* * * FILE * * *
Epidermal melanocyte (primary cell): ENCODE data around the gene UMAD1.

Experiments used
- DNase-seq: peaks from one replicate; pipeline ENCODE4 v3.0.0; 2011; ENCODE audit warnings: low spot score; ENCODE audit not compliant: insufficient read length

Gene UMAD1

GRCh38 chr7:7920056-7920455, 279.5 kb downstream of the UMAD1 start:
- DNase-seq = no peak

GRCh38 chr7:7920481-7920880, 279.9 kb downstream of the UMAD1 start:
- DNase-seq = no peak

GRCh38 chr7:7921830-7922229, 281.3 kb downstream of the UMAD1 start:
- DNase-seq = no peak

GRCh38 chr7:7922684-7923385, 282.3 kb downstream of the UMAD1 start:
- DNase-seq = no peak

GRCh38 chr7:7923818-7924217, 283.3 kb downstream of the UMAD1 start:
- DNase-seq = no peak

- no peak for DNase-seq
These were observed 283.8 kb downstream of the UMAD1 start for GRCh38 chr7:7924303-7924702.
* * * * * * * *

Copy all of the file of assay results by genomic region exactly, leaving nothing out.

Epidermal melanocyte (primary cell): ENCODE data around the gene UMAD1.

Experiments used
- DNase-seq: peaks from one replicate; pipeline ENCODE4 v3.0.0; 2011; ENCODE audit warnings: low spot score; ENCODE audit not compliant: insufficient read length

Gene UMAD1

GRCh38 chr7:7920056-7920455, 279.5 kb downstream of the UMAD1 start:
- DNase-seq = no peak

GRCh38 chr7:7920481-7920880, 279.9 kb downstream of the UMAD1 start:
- DNase-seq = no peak

GRCh38 chr7:7921830-7922229, 281.3 kb downstream of the UMAD1 start:
- DNase-seq = no peak

GRCh38 chr7:7922684-7923385, 282.3 kb downstream of the UMAD1 start:
- DNase-seq = no peak

GRCh38 chr7:7923818-7924217, 283.3 kb downstream of the UMAD1 start:
- DNase-seq = no peak

- no peak for DNase-seq
These were observed 283.8 kb downstream of the UMAD1 start for GRCh38 chr7:7924303-7924702.